We were given free rein. No parents came, but nobody drowned and we all learned to swim eventually. The baptism of fire was the day you crossed from one side to the other - a distance of maybe thirty strokes. There had been a ferry here and the landing stages were still there, making perfect places to hold on to and exercise the leg strokes, or walk out a couple of steps and launch out with a couple of breast strokes.
Our older brothers and sisters would often come down after work. They would dive in with consummate ease and swim up and down, doing the crawl or showing off their back-stroke skills, splashing their feet in the water. We were envious.
One Saturday my friend and I went to the next village along the river, to see her Grand-parents. We often went there at weekends, riding our bikes (very little traffic in those days) and pretending they were ponies, jogging up and down in the saddle - mine was Molly and hers was Bonnie.
There was a ferry here across the river - a hand-operated chain ferry. We would cross on it, have our tea and then cycle back. One day we decided to go for a swim there too.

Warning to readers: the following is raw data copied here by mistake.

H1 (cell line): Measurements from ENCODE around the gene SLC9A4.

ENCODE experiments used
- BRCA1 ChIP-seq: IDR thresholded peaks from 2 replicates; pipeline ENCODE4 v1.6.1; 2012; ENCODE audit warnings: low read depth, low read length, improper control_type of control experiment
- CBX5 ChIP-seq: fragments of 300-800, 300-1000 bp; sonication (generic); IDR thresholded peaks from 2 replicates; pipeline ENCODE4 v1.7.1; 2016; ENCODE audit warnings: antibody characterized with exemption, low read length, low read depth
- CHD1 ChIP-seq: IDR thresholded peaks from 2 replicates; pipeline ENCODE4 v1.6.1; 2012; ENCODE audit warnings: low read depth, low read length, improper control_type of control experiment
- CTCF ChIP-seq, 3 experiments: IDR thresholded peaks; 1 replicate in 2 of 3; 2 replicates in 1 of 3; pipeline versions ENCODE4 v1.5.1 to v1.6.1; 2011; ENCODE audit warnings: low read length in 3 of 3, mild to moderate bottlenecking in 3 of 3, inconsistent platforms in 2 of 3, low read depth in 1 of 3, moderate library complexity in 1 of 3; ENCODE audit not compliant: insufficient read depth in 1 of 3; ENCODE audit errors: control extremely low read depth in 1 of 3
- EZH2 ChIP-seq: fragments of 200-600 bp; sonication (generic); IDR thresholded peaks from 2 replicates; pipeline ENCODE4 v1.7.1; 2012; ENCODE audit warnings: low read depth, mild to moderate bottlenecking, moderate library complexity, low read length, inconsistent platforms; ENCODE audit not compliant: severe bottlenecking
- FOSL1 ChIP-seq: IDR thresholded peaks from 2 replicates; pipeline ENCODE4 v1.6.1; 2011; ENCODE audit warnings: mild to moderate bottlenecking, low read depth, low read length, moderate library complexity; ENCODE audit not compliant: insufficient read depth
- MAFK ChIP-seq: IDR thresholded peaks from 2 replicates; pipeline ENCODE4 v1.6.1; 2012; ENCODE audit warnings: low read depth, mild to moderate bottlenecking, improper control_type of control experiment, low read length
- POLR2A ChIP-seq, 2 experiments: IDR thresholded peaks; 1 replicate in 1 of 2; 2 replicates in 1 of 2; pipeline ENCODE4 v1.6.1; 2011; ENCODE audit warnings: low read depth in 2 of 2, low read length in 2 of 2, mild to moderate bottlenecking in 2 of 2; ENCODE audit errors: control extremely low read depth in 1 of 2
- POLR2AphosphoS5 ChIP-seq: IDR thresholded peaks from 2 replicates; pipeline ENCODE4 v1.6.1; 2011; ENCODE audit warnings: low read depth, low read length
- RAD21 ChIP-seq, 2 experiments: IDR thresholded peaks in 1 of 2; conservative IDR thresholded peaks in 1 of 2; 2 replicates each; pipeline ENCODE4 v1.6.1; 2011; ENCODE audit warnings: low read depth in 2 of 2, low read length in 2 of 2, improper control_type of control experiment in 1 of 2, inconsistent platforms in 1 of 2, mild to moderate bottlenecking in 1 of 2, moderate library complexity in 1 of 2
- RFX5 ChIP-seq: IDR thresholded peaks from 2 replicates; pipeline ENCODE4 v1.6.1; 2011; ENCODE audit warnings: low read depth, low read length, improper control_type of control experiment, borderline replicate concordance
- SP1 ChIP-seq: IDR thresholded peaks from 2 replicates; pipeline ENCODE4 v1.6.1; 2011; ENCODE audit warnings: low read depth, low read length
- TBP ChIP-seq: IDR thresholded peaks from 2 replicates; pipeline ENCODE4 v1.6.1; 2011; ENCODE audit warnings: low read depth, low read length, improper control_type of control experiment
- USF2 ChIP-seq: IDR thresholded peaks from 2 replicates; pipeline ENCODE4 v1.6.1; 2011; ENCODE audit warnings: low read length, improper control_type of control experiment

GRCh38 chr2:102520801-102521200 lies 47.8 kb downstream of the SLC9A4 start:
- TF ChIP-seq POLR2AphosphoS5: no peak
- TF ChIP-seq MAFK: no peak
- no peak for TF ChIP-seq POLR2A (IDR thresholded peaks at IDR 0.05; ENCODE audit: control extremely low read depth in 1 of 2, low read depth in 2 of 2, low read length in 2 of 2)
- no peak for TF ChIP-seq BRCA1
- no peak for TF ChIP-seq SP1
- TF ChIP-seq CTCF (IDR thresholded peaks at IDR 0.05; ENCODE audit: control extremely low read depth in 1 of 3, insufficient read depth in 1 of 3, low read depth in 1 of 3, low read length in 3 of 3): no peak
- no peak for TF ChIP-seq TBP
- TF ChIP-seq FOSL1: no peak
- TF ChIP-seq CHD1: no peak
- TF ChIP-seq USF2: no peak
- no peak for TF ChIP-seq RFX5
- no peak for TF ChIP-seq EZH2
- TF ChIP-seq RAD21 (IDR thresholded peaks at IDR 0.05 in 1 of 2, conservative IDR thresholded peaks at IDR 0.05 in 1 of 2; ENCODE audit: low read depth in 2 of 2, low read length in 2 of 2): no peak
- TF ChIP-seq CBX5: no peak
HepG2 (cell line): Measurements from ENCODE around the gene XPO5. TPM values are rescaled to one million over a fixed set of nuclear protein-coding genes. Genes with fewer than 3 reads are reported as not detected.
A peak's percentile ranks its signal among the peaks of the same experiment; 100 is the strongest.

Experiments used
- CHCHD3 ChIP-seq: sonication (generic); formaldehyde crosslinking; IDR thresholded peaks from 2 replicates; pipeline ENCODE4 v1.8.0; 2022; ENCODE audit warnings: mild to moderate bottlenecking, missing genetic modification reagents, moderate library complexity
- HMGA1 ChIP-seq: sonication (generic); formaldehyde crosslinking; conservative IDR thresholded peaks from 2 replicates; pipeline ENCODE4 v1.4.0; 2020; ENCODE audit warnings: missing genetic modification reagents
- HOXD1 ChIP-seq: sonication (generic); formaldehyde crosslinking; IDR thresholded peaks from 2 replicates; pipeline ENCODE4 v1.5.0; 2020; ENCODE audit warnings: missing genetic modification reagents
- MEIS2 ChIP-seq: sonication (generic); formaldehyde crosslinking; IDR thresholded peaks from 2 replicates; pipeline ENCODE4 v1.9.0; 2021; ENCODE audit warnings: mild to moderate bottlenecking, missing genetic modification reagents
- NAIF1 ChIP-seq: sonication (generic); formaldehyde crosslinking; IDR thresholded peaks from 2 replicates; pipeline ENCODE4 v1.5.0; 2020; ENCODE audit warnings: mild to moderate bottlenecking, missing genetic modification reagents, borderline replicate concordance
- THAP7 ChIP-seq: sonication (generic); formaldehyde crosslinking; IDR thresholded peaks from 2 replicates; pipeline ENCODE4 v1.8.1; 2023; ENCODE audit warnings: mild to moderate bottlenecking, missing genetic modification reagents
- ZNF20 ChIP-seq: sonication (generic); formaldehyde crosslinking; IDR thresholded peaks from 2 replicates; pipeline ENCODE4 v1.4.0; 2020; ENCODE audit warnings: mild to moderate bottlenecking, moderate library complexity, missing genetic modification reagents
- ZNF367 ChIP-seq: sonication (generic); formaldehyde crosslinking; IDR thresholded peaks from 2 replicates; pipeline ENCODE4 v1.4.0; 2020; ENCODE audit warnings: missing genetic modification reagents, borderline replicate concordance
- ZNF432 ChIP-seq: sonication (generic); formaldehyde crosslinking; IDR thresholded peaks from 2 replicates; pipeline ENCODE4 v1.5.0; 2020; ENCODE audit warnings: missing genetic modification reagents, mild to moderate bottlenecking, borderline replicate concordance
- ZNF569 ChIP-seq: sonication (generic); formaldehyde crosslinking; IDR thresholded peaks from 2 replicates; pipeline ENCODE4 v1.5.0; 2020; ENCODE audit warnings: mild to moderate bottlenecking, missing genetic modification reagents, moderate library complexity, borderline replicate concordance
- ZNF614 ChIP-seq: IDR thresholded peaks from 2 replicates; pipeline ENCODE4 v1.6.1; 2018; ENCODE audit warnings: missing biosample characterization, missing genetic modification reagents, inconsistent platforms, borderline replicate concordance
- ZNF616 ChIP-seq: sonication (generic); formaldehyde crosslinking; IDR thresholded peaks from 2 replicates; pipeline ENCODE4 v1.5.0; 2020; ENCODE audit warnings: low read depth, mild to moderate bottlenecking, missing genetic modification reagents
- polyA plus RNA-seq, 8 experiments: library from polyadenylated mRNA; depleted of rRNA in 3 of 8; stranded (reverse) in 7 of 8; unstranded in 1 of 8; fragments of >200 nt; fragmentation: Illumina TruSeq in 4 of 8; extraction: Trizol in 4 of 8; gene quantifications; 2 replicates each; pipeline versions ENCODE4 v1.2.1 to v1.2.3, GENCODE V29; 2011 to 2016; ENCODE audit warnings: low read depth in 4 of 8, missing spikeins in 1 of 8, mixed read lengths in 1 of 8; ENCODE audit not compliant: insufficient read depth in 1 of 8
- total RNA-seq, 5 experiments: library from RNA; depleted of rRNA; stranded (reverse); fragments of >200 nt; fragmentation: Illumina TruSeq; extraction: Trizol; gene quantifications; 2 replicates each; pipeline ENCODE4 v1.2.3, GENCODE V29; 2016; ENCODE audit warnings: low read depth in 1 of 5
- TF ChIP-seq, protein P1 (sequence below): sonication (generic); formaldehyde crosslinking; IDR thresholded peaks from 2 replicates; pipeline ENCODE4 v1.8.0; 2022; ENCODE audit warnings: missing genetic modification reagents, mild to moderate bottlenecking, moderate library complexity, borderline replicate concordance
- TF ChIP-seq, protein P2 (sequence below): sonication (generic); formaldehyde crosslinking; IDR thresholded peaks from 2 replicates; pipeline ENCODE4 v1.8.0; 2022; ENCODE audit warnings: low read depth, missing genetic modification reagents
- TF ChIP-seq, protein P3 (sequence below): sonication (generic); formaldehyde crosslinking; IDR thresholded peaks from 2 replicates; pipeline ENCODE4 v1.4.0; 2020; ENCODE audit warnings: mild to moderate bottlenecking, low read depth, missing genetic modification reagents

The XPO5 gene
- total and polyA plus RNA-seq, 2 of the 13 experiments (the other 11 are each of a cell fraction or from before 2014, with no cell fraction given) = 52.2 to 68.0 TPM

Messing about in the water I suddenly realised that when the ferry went across the chain was taut. I felt it and began to move along it, edging stealthily towards the far bank.
My friend was chatting to other children. She wouldn't look up and see me until I had reached the other side and would think I had swum across!
Of course, as I reached the centre of the river, the deepest part, the chain went slack and sank to the bottom, taking me with it. My feet went down into the soft mud and my head went under into the murky water. Nobody noticed. I was on my own and desperate.